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CHICAGO—Eleazar Delgado watched the transformation of the Pilsen neighborhood from the storefront windows of Cafe Jumping Bean, the bustling coffee shop he opened on 18th Street in 1994. Back in the 1990s, he said, there were a handful of bakeries and taco bars. Gangs ran the neighborhood; gunshots rang through the night.
Delgado, a former bike messenger, opened the cafe as a gathering place for the artists then gravitating to Pilsen, home to the largest community of Mexican-Americans in the Midwest. “I wanted to make a place like those we had in Mexico,” he said.
Drawn by the vibe and low rents, a wave of newcomers began to arrive here around in the early 2000s; art galleries and music venues opened, and upscale restaurants followed. In 2018, Forbes called Pilsen “One of the 12 Coolest Neighborhoods in the World.” The change has been good for Delgado’s business—he opened a second cafe a few blocks away—but it has come at a price. “Now the neighborhood is lively from 6 a.m. to 10 p.m.,” he said. “People are out jogging and walking their dogs. But at the same time, the rents are insane. I’m losing customers I’ve had for years because they can’t afford living here.”
Since 2000, an estimated 10,300 Hispanic residents have left this neighborhood just southwest of Chicago’s Loop, according to a 2016 study by University of Illinois at Chicago urban planning professor John Betancur. Meanwhile, the number of whites grew by 22 percent, from 3,587 in 2000 to 4,385 in 2013.
“We all understand change and development, but these are staggering numbers,” said new 25th Ward alderman Byron Sigcho-Lopez, who was previously the executive director of the Pilsen Alliance, a grassroots organization that has fought displacement. “Property taxes, for example, that were once $1,500 a year are now $4,000.”
Stories circulate about elderly residents forced to put out for ads for roommates and developers cold-calling longtime homeowners with $800,000 offers for houses worth $20,000 two decades ago. Perhaps the most vivid sign of the neighborhood’s transformation happened in 2017, when Casa Aztlan, a Hispanic community center, was converted to market-priced condos by a developer who removed the historic murals of revolutionaries such as Che Guevara and Emiliano Zapata that had adorned the building.
Many fear that gentrification could pick up even more momentum if El Paseo (“The Walk”), a proposed bike and pedestrian trail, opens in a few years on a four-mile stretch of rail line. The 606, a similar trail project on the city’s Northwest side, hastened gentrification in adjacent neighborhoods, and it’s a blueprint neither the city nor Pilsen activists want to duplicate.
In an effort to put the brakes on displacement, last month the city’s Landmarks Commission advanced a proposal to designate a 1.5-mile stretch of 18th Street—Pilsen’s main retail corridor—a Historic Landmark District. The plan would not only protect more than 800 late-19th century homes and businesses on the strip from being torn down and redeveloped: It covers the dozens of murals that have become icons of the neighborhood, painted by the likes of Hector Duarte, Mario Castillo, and Jeff Maldonago. If approved, the historic district would become one of Chicago’s largest.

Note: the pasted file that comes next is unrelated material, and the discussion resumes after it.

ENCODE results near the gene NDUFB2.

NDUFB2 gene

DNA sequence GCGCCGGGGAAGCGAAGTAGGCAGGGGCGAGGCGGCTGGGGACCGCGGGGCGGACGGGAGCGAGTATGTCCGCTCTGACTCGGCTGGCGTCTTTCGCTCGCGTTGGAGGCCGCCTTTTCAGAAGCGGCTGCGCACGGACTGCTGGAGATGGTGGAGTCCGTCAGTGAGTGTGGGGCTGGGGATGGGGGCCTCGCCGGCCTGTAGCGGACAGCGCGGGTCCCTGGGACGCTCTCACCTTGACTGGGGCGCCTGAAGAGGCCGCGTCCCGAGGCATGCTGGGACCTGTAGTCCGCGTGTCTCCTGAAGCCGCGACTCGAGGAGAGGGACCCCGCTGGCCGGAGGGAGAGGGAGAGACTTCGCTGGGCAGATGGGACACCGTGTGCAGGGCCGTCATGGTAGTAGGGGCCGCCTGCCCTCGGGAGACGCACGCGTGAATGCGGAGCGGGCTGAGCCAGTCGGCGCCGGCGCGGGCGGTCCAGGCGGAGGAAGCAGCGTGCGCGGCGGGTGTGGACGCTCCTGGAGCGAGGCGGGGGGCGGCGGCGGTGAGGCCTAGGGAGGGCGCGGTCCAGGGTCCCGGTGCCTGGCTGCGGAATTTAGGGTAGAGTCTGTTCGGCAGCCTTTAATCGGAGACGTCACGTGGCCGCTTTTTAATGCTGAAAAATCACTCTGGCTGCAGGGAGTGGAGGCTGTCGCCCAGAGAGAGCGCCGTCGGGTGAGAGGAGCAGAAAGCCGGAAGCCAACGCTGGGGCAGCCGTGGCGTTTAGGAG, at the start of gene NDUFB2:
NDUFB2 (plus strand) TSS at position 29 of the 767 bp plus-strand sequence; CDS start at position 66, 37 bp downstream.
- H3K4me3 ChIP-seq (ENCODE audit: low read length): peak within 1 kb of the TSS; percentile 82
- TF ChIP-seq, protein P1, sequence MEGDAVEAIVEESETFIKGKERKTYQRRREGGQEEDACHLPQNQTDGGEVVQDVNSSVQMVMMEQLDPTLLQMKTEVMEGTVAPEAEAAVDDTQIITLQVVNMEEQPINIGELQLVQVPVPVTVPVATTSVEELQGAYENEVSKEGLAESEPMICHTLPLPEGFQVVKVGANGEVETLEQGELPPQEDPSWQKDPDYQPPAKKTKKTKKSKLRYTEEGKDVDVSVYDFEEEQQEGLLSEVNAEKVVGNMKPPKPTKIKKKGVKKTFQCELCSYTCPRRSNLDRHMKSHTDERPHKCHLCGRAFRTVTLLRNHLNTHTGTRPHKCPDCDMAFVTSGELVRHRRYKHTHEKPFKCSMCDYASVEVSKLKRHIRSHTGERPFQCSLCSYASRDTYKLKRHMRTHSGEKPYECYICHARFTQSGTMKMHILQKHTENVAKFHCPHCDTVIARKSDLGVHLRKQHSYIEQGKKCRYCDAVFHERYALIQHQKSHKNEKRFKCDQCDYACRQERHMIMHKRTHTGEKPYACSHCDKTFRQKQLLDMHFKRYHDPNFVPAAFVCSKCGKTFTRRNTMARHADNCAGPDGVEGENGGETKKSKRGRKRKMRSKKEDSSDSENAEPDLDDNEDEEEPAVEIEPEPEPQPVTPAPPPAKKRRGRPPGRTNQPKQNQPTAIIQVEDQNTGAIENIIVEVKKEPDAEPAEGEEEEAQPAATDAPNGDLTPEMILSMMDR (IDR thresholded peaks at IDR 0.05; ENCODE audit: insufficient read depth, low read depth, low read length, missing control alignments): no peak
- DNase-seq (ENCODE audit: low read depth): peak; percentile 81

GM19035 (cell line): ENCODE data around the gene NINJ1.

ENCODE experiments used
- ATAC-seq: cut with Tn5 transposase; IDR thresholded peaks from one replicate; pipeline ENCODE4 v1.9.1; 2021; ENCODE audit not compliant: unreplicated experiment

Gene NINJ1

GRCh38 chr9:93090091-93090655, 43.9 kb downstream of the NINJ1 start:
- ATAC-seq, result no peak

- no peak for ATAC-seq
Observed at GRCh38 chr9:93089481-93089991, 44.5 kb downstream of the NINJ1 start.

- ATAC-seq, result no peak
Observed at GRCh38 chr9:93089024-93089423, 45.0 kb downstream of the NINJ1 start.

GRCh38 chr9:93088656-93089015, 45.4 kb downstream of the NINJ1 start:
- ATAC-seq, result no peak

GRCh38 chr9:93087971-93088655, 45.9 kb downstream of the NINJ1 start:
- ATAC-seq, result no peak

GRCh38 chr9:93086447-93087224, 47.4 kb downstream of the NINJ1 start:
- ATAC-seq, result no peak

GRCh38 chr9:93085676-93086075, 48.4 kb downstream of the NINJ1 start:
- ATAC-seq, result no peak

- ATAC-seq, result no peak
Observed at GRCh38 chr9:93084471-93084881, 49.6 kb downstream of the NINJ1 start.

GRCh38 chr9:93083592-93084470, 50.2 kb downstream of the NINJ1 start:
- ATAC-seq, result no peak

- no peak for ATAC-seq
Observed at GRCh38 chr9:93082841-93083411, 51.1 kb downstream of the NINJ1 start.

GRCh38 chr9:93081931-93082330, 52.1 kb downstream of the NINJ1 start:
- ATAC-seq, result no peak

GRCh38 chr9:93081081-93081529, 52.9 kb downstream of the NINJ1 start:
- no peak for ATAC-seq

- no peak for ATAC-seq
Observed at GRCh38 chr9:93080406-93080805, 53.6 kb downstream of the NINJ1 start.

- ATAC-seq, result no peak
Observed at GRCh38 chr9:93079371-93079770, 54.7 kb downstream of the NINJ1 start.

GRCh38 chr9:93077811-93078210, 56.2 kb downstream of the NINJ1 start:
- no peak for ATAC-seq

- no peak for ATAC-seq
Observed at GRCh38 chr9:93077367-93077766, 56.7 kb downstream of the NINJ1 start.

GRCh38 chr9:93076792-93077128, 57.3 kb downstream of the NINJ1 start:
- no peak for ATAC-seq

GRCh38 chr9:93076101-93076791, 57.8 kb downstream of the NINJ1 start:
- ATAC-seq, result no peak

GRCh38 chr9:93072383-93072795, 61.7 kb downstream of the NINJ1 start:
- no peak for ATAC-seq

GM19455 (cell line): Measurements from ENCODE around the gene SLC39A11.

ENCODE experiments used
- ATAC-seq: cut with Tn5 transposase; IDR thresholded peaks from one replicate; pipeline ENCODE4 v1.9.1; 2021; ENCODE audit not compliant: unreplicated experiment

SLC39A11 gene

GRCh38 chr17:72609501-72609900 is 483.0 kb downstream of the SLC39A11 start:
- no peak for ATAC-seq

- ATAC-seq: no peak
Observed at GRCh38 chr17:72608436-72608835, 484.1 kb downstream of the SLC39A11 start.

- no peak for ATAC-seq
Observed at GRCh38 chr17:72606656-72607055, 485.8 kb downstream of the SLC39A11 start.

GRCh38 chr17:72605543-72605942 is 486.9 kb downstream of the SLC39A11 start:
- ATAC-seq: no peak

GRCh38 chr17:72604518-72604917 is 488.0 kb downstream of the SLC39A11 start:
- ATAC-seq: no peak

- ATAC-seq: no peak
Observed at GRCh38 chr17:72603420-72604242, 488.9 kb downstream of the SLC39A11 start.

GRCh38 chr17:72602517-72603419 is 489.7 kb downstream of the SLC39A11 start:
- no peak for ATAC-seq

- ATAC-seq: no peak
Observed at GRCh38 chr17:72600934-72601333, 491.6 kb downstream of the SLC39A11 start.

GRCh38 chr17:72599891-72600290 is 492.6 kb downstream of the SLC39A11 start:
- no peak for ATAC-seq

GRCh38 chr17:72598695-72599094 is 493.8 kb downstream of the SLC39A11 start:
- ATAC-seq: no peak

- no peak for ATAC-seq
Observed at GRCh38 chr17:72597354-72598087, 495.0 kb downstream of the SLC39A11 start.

Peter Strazzabosco, deputy commissioner for the Chicago Department of Planning and Development, described the proposal as “a holistic preservation plan, not a growth plan,” that would honor both the Eastern European immigrants who settled here in the 1870s and the Mexican-Americans who arrived a century later. He thinks the city’s plan could be a model both for other Chicago neighborhoods and others nationally.
Using historic preservation to preserve affordability isn’t unheard of, but landmarking has something of reputation for hastening gentrification, not halting it. In New York City, for example, researchers found that neighborhoods grew more affluent after historic designations; current efforts to establish a historic district in Detroit’s Cass Corridor neighborhood involve fierce debates over displacement fears. But the Pilsen plan aims to protect both the neighborhood’s cultural fabric and the existing residents who are living in it: Woven into the landmark district is a pilot Affordable Requirement Ordinance (ARO) requiring developers of larger residential projects to set at least 20 percent of their units for lower-income residents. (The citywide ARO is 10 percent.)
Developers who choose to opt out of building those units are required to place $180,000 in-lieu fees, pay money for the units not built, per unit into a city-wide in-lieu building fund that will be used to refurbish or build affordable housing in the city, including Pilsen. For example, the developer of The 78, a $5 billion mixed-use complex set to add some 10,000 new housing units to a riverfront parcel adjacent to Pilsen, plans to meet their ARO obligation by building up to 1,000 affordable units in Pilsen or the neighboring Little Village neighborhood.
Still, some residents are wary of the landmarking proposal. Sigcho-Lopez is planning a community meeting with the city zoning board next month to give residents an opportunity to learn more. He’s not yet convinced that the plan would not escalate the current gentrification trends.